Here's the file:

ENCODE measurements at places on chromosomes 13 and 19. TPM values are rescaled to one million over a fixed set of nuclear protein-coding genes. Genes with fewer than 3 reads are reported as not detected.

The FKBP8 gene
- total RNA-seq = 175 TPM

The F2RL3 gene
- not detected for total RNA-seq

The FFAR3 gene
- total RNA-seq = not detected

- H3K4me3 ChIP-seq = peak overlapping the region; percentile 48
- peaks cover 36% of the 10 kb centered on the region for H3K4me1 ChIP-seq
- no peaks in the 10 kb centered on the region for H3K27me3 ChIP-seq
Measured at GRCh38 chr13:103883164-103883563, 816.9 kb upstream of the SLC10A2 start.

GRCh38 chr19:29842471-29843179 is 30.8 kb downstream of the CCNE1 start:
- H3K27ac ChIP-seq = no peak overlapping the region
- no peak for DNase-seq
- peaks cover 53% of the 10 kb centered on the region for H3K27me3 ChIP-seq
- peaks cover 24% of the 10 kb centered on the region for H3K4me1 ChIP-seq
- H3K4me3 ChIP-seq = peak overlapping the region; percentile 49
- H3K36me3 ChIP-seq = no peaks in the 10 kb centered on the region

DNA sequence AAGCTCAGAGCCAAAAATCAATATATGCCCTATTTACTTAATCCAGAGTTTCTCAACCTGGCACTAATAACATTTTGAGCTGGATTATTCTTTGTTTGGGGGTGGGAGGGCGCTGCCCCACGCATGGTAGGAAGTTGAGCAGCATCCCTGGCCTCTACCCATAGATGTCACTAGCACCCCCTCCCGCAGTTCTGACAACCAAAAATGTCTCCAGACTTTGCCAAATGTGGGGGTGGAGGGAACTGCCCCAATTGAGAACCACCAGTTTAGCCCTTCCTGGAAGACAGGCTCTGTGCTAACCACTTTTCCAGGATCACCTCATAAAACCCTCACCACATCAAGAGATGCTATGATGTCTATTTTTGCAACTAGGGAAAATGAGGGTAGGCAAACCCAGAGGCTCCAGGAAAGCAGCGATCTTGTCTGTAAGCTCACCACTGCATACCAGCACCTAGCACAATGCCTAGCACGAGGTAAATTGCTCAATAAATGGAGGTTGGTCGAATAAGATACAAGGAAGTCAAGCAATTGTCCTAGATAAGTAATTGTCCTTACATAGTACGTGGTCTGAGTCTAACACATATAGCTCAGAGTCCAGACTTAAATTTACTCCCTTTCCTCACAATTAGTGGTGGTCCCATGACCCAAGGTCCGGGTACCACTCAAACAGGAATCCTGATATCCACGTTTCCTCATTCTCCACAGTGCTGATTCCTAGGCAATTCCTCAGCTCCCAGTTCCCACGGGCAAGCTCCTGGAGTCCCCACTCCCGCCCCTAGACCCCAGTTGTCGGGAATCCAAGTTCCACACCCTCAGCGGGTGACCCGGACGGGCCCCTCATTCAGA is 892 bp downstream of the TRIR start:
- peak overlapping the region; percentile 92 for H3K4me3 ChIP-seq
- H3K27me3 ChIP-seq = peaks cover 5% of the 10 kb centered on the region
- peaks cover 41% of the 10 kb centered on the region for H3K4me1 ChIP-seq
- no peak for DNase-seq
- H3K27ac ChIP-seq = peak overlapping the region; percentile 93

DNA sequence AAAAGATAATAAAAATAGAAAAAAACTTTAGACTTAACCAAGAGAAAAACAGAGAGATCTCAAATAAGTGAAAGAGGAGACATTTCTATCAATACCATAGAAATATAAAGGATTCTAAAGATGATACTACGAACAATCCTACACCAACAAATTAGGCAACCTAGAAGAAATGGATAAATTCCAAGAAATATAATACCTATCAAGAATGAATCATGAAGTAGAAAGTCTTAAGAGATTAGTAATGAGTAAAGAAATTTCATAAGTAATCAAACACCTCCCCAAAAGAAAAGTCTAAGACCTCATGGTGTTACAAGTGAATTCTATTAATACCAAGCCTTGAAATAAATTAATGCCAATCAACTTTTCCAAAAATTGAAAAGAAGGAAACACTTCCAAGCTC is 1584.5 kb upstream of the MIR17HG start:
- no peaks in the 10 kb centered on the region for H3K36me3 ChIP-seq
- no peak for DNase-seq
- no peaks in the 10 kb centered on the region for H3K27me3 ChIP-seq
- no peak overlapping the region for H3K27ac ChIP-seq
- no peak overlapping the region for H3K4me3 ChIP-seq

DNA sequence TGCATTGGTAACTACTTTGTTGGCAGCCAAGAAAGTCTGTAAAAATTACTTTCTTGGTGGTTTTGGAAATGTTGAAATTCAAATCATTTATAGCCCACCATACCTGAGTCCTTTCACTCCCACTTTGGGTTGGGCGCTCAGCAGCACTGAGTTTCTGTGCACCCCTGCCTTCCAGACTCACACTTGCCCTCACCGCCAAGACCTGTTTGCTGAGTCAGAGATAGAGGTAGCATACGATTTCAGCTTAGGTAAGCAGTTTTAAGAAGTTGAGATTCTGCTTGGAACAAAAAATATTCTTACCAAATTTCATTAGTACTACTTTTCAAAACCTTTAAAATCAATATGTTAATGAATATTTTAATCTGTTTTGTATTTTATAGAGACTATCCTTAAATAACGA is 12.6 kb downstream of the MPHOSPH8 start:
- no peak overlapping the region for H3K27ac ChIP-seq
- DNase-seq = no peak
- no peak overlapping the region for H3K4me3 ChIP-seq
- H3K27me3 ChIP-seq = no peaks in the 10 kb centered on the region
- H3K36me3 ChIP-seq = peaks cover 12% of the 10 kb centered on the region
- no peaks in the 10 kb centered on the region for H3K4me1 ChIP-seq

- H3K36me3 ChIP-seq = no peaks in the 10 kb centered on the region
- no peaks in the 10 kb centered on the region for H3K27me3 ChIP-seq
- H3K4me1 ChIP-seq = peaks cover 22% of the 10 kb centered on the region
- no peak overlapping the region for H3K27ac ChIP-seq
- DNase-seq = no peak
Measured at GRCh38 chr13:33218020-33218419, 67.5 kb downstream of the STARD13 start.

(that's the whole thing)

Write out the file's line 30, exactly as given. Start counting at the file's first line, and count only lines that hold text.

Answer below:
- no peak overlapping the region for H3K4me3 ChIP-seq